— Theodore Roosevelt; An Intimate Biography, • William Roscoe Thayer

... aghast as the full meaning of the inspiration dawned upon us. The command was given, and we started on our march toward Vincennes. But not straight,—zigzagging, always keeping the ridges between us and the town, and to the watching inhabitants it seemed as if thousands were coming to crush them. Night fell, the colors were furled and the saplings dropped, and we pressed into serried ranks and marched straight over hill and dale for the lights that were beginning to ...
— The Crossing • Winston Churchill

... shouted. "Syracuse will stand by me. We will crush this treason bloodily. Give me a ...
— The Proud Prince • Justin Huntly McCarthy

... the waves of an unattainable society; the club windows are all occupied; Parliament is in session, with its nightly echoes of imperial politics; the thronged streets roar with life from morn till nearly morn again; the drawing-rooms hum and sparkle in the crush of a London season; as you walk the midnight pavement, through the swinging doors of the cider-cellars comes the burst of bacchanalian song. Here is the world of the press and of letters; here are institutions, ...
— Baddeck and That Sort of Thing • Charles Dudley Warner

... impossibility, but we thought we might well follow the example of civil communities in rejecting the base mechanic arts so called, on the ground that they destroy the bodies of the artisans, as far as we can see, and crush ...
— The Economist • Xenophon

... mother, owing to lack of accommodation, brought about by the crush of visitors in the huge caravanserai, had gone to the Savoy; for which the ...
— The Hawk of Egypt • Joan Conquest

... have not been many instances in which sophistry has been applied more effectually to injure an individual, or a body of Christians, as in the present instance. Whigs, tories, and radicals have all united to crush, I may say at a blow, the Methodists, and none have tried to do so more effectually than Mr. W. L. Mackenzie. He persisted in it so as to make his friends generally believe that the cause of reform was ruined by you. His abuse of you and your ...
— The Story of My Life - Being Reminiscences of Sixty Years' Public Service in Canada • Egerton Ryerson

... the cavalier, 'I beg you not to beat the boy...do not crush his independent soul...do not...' he would have liked to have continued, but the horse, getting bored, started off again in the direction of the bridge. When he saw Slimakowa coming towards the cottage, he took off his dusty cap and ...
— Selected Polish Tales • Various

... tremendous power as a military state and developed an autocratic government with some pretenses to political liberty. But the dominant force of Prussia working on the basis of the ancient feudalism was finally to crush out the liberties of the German people and establish autocratic government. {414} The Holy Roman Empire, which had continued so long under the union of Austria and Italy, backed by the papacy, had ...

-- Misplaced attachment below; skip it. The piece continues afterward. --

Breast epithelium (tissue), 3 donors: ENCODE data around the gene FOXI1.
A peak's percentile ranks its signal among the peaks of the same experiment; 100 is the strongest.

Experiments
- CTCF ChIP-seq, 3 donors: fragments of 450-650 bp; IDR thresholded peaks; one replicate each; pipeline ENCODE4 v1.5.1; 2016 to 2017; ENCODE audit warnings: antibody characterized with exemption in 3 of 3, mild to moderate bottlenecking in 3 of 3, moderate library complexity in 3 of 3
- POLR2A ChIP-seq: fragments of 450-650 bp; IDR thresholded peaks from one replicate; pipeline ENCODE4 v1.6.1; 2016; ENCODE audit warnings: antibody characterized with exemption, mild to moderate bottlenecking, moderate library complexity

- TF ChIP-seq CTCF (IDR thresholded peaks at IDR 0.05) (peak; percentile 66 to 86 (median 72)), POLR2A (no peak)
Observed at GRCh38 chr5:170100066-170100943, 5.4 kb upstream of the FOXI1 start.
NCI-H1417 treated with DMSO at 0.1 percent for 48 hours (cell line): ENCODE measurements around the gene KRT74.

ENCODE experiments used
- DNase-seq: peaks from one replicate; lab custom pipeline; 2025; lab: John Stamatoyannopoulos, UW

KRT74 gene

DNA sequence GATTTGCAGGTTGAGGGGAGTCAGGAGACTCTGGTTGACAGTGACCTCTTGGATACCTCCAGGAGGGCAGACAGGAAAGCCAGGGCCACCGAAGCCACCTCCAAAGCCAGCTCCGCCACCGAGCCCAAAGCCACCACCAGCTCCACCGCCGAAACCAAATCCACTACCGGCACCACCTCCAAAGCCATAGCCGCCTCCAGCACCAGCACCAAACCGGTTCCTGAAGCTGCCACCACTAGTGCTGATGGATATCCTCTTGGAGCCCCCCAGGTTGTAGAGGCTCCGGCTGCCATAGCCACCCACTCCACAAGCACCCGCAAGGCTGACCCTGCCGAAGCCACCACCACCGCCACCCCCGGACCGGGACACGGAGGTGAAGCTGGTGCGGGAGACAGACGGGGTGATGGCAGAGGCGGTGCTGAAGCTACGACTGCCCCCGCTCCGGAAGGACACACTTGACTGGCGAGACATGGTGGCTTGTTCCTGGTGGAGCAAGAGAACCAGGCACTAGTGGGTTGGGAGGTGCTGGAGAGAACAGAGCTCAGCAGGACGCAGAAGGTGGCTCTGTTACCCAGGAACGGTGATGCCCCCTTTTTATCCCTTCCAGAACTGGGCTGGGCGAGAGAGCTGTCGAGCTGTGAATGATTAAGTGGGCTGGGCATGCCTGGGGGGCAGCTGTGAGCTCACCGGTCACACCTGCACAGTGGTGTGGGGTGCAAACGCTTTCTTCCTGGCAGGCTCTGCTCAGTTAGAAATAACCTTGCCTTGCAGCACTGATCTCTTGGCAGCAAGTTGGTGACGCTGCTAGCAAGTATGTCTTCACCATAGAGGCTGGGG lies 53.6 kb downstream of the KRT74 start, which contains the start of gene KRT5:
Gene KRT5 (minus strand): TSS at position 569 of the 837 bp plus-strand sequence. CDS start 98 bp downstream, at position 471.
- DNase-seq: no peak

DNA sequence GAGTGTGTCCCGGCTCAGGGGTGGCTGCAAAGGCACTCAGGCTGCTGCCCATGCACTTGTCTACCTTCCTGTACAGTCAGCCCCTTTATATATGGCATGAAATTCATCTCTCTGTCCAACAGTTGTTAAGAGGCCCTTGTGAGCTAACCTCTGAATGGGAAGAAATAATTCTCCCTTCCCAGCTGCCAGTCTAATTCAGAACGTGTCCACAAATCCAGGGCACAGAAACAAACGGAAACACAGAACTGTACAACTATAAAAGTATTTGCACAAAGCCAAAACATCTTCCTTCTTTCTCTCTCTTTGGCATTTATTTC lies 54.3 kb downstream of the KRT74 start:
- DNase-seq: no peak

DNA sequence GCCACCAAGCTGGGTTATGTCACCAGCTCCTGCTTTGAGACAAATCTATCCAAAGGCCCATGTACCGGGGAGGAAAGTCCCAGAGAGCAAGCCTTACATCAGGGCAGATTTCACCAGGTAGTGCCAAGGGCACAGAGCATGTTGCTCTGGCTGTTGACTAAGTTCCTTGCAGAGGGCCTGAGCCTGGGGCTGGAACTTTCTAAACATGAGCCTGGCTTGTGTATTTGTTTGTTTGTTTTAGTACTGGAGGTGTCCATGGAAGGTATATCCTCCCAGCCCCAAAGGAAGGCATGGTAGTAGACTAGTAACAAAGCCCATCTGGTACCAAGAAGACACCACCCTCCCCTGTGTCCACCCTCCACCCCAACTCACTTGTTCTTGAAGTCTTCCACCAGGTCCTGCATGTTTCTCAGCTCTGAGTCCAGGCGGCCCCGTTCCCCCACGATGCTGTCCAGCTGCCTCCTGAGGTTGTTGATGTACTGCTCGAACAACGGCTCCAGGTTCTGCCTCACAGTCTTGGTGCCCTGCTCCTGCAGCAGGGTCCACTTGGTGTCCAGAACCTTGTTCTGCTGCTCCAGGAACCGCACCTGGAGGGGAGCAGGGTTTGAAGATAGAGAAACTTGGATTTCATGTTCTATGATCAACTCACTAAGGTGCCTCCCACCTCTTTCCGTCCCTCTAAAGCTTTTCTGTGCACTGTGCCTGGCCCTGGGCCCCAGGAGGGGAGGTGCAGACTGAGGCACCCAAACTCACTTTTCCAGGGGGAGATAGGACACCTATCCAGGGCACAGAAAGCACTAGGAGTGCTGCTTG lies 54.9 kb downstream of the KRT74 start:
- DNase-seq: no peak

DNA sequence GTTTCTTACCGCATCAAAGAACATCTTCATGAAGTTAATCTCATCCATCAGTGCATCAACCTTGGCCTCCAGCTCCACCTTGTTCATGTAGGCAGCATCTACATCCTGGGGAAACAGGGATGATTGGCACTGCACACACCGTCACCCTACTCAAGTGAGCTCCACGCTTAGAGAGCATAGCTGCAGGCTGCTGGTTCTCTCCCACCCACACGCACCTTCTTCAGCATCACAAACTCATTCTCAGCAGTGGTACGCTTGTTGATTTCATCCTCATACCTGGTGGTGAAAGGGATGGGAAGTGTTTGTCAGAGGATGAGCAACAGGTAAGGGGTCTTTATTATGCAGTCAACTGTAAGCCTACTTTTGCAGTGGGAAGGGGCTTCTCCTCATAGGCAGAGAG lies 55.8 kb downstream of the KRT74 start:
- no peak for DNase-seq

— History of Human Society • Frank W. Blackmar

... preparations of oysters, lobster, terrapin, etc., crowd the menu card, with salads of all kinds. Nine o'clock is a fashionable hour for the sit-down supper. The supper served at a dance or a reception is timed to suit the leading features of the evening. The menu for these "crush" suppers covers the ground of the hot supper and the cold collation combined, and there are few things within the range of dainty cookery that ...
— Etiquette • Agnes H. Morton

... eggs with 1 cup of pulverized sugar; add 1 pint of cream; stir well until very light. Then add 1 small can of shredded pineapple and crush a few macaroons. Mix well with a small glass of brandy. Let freeze ...
— 365 Foreign Dishes • Unknown

... crush you, if you were a brave man, for uttering such a speech. But you are not brave; you are a coward, and your late opponent will teach you that. Be sure that I will never consent to wed one who is a disgrace ...
— The Hot Swamp • R.M. Ballantyne

... Dublin from the Parliamentarians before help could arrive from England, but he suffered a terrible defeat at Rathmines (2 Aug. 1649). Less than a fortnight later Oliver Cromwell[60] arrived in Dublin with a large force to crush both the ...
— History of the Catholic Church from the Renaissance • Rev. James MacCaffrey

... Banner, while from line on line rolled out that weird battle cry of "Rock Chalk! Jay Hawk! K U!" Sure were they that this stubborn little bands of soldiers foolishly following the receding Boxer must at last crush itself like dead-ripe fruit against the ancient and invincible ...
— Winning the Wilderness • Margaret Hill McCarter

... him," said the Liberator and he struck the table with his hammer. "He ducks my messenger does he? I tell you I'll have fire for that water," and he looked around him as if he courted some remonstrance in order that he might crush it. ...
— Sybil - or the Two Nations • Benjamin Disraeli

... stifling sense as of some great green tree bending down to crush her. She put out her hand to ...
— The Tin Soldier • Temple Bailey

... the man was bent upon frustrating my plans, partly for his own safety, and more so upon Mr. Aaron Woodward's account. No doubt the merchant was paying him well for his work, and John Stumpy intended to do all he could to crush me. ...
— True to Himself • Edward Stratemeyer

... wounded Cocks, a month or two after you have put them to their Walks, if you find about their heads any swollen Bunches, hard and blackish at one end, then there are unsound Cores undoubtedly in them; therefore open them, and with your Thumb crush them out, suck out the Corruption, and fill the holes with fresh Butter; and that will ...